First, remember that GH is released during exercise, particularly high-intensity resistance training.11 While the STAT5 response to a fixed GH concentration was reduced in resting subjects over 8 hours, it is unknown whether the response to sudden spikes in GH (such as might be induced by weight training) might bypass some of that FFA-induced resistance. Thus, it’s likely that it would be beneficial to focus on low-rep weight training, using power movements to spike GH.
Ketosis is created by reducing carbohydrates to approximately 20-30 grams per day. While some learn to enjoy the sensation and control of following a ketotic diet, similar weight-loss and fat-loss results can be achieved by following a controlled low-carbohydrate diet. The period immediately before and after a workout is unique because any nutrients consumed are preferentially shuttled to muscle. By consuming a moderate amount of carbohydrates 30 minutes prior to a workout to induce an insulin surge, FFA release will be temporarily suppressed.12
If the workout is intense and relatively short (30-60 minutes), GH should be released during the period when insulin is still suppressing FFA release, as well as protecting skeletal muscle from breakdown, allowing for the greatest (natural) anabolic effect.
Testosterone also peaks following this type of workout. Flooding the system with a high-quality, rapidly-absorbed protein and carbohydrate meal or drink immediately post-workout is essential to maximize this effect.13
The other period when GH is released in significant quantities is during sleep. This makes getting 8 hours of quality sleep vital to maintaining the GH benefit to muscle during low-carbohydrate diets. Nutritional GH releasers have suffered from the ‘over-promise/under-deliver’ marketing campaigns of some companies, but during prolonged release of FFA into the circulation, it may be beneficial to revisit certain common ingredients.
Glutamine is not only an amino acid necessary for protein building, but it’s also an amino acid that can be converted into sugar by the liver.14 Low-carbohydrate dieters who exercise face an increased demand for glutamine and other gluconeogenic amino acids (ones that can be converted into sugar) to restore muscle and liver glycogen (stored glucose for high-intensity exercise).15 Glutamine also stimulates GH release, adding to the ‘nutraceutical’ value of this amino acid.16 Another amino acid, arginine, also stimulates the release of GH but by a different mechanism— by blocking the hormone that suppresses GH release, called somatostatin.17 Arginine is also the precursor to nitric oxide (the NO supplements) and creatine.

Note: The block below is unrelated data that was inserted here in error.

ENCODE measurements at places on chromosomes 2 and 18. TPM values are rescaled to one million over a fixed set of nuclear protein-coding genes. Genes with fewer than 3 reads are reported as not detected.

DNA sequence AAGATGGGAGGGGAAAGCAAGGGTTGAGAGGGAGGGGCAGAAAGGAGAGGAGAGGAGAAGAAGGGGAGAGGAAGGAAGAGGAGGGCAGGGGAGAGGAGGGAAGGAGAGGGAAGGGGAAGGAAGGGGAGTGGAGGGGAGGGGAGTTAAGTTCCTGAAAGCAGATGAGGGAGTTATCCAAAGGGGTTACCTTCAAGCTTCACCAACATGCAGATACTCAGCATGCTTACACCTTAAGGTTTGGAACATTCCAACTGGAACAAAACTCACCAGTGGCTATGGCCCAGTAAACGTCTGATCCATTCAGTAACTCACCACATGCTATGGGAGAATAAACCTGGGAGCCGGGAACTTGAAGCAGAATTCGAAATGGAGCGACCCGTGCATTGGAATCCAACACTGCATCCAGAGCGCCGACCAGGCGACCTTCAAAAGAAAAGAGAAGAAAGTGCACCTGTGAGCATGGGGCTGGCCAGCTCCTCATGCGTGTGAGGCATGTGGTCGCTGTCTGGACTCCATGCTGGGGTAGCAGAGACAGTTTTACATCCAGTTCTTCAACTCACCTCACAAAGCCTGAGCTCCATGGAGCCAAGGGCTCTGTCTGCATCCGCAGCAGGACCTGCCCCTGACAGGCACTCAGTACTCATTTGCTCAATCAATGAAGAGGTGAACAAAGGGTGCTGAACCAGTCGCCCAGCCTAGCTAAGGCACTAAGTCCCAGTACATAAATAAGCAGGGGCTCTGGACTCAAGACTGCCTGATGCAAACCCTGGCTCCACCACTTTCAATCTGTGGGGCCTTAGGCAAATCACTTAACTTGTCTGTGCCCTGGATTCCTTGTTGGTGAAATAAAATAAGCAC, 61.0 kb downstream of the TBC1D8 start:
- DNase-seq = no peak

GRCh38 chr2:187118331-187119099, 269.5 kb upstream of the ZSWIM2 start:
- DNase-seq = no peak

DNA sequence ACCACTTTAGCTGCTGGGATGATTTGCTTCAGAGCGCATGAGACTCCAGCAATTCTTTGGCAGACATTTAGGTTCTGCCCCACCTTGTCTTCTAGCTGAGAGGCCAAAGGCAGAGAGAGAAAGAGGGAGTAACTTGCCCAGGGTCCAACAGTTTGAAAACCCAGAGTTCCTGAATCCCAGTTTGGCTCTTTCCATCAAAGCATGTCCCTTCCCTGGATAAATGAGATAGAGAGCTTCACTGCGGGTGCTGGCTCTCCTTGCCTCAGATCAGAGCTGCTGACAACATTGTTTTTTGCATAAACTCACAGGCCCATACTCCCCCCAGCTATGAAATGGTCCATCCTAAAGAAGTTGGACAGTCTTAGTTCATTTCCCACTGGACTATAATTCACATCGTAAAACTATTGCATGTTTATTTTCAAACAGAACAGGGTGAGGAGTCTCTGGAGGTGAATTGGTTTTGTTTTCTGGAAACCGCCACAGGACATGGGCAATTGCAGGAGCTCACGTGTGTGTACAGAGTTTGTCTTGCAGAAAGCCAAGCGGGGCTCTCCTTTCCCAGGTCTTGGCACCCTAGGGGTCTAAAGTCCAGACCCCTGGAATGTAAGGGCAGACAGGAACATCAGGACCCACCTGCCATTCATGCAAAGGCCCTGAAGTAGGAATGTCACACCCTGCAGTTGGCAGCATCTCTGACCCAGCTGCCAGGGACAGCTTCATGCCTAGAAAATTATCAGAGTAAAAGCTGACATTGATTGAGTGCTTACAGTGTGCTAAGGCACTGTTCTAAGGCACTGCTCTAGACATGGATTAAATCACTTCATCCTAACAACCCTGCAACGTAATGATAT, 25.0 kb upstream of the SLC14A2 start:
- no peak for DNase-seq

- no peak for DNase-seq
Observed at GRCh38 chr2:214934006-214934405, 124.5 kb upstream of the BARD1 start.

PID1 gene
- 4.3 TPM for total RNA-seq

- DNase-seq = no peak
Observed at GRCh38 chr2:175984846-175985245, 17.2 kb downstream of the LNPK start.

Finally, the B vitamin niacin also aids in GH release. Very relevant to this study, niacin increases GH release by inhibiting FFA release from fat cells.18 Not only do circulating FFA reduce the response of muscle to GH, but FFA also signal to the brain not to release as much GH. Thus, if maintaining or building muscle is part of the goal while following a ketogenic or low-carbohydrate diet, an immediate release of niacin just prior to sleep and/or a workout may be of benefit.
Niacin causes people to experience an unpleasant flush and tingling, so start with a slow dose. Some have liver problems from the slow-release forms of niacin, so as with all diet and exercise advice, individuals are responsible for discussing this with their own health care provider prior to starting any program.
Of course, the GH signal can also be augmented pharmaceutically, though there are no accepted clinical indications for doing so to enhance exercise or fat loss. Low-dose GH therapy of 1-3 IU/day improves body composition in most studies. The GH releasers— sermorelin, capromorelin and others— as well as oral GH secretagogues, are being studied in certain clinical applications.19 These drugs have also been used by bodybuilders with varying reports of efficacy.
This all makes sense from the point of view of species adaptation. When the body is starving, stored fat is released as FFA. Regardless of what else is happening (war, competition, etc.), the body will not survive a long-term famine/winter/emigration carrying any excess muscle, as that tissue burns a lot of calories and is not vital to survival. Being aware of the body dynamics and attempting to reduce FFA during periods when GH will be released may help maintain or build muscle even when following a low-carbohydrate diet.